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Running on bike power, Coastalong 2024 brings music and sustainability to UCLA

A line of participants sit on colorful stationary bikes in an image from last year’s Coastalong Music and Sustainability Festival. The annual event will take place at the Sunset Canyon Recreation Center on Saturday. (Courtesy of Fran Fox)


Sunset Canyon Recreation Center

April 27

12:00 to 5:30 p.m.

By Reid Sperisen

April 25, 2024 9:46 p.m.

At the Coastalong Music and Sustainability Festival, helping the environment while listening to tunes is easier than riding a bicycle.

Less than a week after Earth Day, the 11th annual Coastalong festival will be held Saturday from 12 to 5:30 p.m. at the Sunset Canyon Recreation Center. The festival strives to promote sustainability by using bike power to fuel the day’s energy needs, and, after reaching around 90% bike power last year, the club hopes to hit 100% bike-powered energy. Lexi Fleck, a former contributor for the Daily Bruin and one of Coastalong’s executive directors, said more than 60 student members across various committees have been working to make Saturday’s festival come to life. A focus of the club’s efforts has been outreach, as the festival hopes to welcome more than double last year’s attendance of roughly 700, the third-year environmental science student said.

“This just happens to be a music festival that is sustainable, but sustainability can be in our whole world,” Fleck said. “It doesn’t need to be a sustainable music festival or a sustainable movie premiere – it should just be a movie premiere or a music festival.”

[Related: Dave Grohl named 2024 UCLA Spring Sing George and Ira Gershwin Award winner]

Hannah Freedman, a third-year geography/environmental studies student and the club’s other executive director, said Coastalong strives to create an accepting environment for everyone who loves music. Rather than trying to win attendees over with popular performers or the latest trends the music industry has to offer, Freedman said Coastalong wants participants to enjoy the experience of the free outdoor event itself.

“Sustainability can be intertwined into the rest of life, whether that is that you love live music or you just want to spend a day in the sun or you want to learn a lot more about the environment and start volunteering,” Freedman said. “There’s a lot of ways for people to interact with Coastalong, and it doesn’t have to be because they are dedicating their lives to the environment.”

To help attendees see the principles of reuse and reutilization in practice, this year’s festival will feature both an upcycling station and a clothing swap, Freedman said. The upcycling station is a brand new addition to the festival, she said, and attendees are encouraged to bring clothes to repurpose using art supplies. The clothing swap, which Coastalong has organized at past festivals, offers attendees the opportunity to bring clothes they no longer need and exchange them for free with other festivalgoers, Freedman added.

Other offerings at the festival include food vendors, yoga and various arts and craft activities, in addition to booths from student organizations. One of the vendors to be featured is local dairy-free frozen yogurt business Yoga-urt. Ella Johnson, a third-year public affairs student and the logistics director of Coastalong, said the community staple will be involved in this year’s festival.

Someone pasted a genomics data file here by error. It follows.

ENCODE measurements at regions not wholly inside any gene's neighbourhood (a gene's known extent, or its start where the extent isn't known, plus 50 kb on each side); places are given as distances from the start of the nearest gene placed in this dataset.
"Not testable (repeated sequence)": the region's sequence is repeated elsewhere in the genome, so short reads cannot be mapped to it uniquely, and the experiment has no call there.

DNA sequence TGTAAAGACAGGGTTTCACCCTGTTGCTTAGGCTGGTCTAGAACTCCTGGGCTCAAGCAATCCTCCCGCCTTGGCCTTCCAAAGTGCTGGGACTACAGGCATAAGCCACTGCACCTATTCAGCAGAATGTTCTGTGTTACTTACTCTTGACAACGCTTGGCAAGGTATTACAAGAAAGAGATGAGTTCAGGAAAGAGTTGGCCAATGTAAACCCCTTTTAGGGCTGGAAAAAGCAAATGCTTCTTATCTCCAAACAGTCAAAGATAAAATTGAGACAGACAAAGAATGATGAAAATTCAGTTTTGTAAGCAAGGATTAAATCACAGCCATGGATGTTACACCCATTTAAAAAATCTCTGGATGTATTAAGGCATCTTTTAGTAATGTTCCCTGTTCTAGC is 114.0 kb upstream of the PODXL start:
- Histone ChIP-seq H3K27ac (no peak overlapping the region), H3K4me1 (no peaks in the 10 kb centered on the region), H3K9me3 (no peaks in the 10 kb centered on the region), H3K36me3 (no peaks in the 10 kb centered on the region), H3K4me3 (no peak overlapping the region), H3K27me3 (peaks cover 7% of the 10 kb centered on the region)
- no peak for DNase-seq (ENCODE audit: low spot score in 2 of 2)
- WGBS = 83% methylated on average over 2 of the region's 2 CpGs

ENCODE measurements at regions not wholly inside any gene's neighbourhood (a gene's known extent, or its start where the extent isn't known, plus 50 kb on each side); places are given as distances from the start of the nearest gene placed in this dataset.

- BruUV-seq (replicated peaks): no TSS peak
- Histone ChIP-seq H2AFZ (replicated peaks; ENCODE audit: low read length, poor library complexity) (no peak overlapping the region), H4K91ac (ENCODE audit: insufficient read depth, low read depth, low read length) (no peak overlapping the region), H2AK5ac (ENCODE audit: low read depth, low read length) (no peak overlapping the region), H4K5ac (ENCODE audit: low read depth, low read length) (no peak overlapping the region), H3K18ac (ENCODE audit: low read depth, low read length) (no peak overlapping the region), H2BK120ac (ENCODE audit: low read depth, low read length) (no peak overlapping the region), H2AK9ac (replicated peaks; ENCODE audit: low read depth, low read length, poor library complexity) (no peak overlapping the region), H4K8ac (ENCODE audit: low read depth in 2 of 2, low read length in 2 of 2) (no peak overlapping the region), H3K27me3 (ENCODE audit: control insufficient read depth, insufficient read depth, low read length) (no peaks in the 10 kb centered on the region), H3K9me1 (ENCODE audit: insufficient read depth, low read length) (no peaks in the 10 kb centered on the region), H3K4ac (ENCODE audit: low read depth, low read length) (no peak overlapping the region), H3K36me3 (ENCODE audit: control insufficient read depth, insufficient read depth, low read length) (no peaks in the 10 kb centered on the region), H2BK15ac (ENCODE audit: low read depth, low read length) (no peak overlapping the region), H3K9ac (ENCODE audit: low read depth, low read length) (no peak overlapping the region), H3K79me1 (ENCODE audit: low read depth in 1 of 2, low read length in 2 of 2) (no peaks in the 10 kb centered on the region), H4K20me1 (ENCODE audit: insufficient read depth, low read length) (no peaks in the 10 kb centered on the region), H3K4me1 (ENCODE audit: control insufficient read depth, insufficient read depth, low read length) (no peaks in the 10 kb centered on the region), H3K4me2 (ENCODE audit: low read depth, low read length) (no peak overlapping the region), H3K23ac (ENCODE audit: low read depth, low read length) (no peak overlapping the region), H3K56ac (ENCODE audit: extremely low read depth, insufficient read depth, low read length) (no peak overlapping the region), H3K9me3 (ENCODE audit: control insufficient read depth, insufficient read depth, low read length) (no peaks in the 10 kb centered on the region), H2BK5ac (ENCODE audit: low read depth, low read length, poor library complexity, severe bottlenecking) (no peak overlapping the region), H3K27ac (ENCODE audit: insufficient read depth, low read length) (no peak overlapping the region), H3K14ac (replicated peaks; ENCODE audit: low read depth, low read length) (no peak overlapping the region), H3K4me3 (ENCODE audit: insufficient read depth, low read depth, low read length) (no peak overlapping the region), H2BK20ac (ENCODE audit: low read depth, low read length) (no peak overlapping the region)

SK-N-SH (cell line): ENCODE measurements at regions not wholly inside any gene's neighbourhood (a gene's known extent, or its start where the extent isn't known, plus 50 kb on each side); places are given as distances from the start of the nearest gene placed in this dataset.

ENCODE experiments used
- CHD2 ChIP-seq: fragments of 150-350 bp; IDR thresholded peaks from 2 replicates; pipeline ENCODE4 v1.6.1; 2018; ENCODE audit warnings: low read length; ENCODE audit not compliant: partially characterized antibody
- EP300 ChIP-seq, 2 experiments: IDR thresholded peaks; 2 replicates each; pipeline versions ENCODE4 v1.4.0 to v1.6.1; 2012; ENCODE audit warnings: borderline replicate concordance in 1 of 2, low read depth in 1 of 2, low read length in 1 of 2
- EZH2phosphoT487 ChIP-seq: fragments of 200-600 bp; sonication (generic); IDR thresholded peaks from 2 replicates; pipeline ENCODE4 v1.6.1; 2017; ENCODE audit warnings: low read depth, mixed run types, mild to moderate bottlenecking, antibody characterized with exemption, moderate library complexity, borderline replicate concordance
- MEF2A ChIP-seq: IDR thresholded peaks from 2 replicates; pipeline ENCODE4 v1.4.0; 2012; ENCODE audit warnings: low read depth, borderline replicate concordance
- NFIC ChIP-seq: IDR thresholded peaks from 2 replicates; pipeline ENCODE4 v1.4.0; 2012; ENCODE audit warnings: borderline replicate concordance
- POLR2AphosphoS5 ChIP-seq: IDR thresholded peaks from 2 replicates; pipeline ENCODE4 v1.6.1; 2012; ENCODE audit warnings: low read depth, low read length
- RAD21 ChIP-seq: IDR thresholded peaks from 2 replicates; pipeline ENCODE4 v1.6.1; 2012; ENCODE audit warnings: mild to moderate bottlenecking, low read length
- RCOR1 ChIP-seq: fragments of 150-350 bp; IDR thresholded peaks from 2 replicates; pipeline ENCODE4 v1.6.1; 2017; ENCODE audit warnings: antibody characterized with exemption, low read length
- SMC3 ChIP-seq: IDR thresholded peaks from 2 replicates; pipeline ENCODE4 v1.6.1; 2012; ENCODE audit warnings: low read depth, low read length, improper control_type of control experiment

“One time, when I was in there with my sister, I just started talking to the owners and seeing if they would maybe want to come be a vendor at Coastalong,” Johnson said. “They said yes, and we’re actually having them this year.”

[Related: Ebb & Flow festival dances for environmental action at Ballona Creek]

In addition to new vendors and activities, Coastalong is conducting a waste audit this year with the help of Clean Consulting in order to reduce the club’s internal waste production, Johnson said. Last year, Johnson published an article for UCLA Radio, where she detailed the ecological impacts of several popular forms of music consumption.

As for the music itself, Freedman said genres ranging from R&B to indie to rock will be represented. One act, a Grateful Dead cover band called Dead Set 805, will be coming from UC Santa Barbara to perform, and Los Angeles-based indie folk band Mapache is headlining the festival, Freedman said. Dakota Dry, Evergreen, Hasitha Guhan, Hejday, Megan Bober and Viva round out the 2024 Coastalong lineup.

Music director Julia Steinhouse, a third-year English student, said there has been somewhat of a shift in Coastalong’s branding this year. Compared to previous years, when there was a heavier focus on pop music and bright, vibrant aesthetics, this year’s festival is more strongly rooted in indie and folk music, Steinhouse said. She added that the Coastalong social media pages feature a more earthy palette to convey a message of authenticity.

“Once you go to Coastalong, what we hope is that everyone’s experience is just so incredible and enriching and that you can see that it’s possible to do things differently,” Steinhouse said.

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Reid Sperisen | Music | fine arts editor
Sperisen is the 2024-2025 music | fine arts editor. He was previously an Arts contributor from 2023-2024. Sperisen is a third-year political science student minoring in professional writing from Stockton, California.
Sperisen is the 2024-2025 music | fine arts editor. He was previously an Arts contributor from 2023-2024. Sperisen is a third-year political science student minoring in professional writing from Stockton, California.
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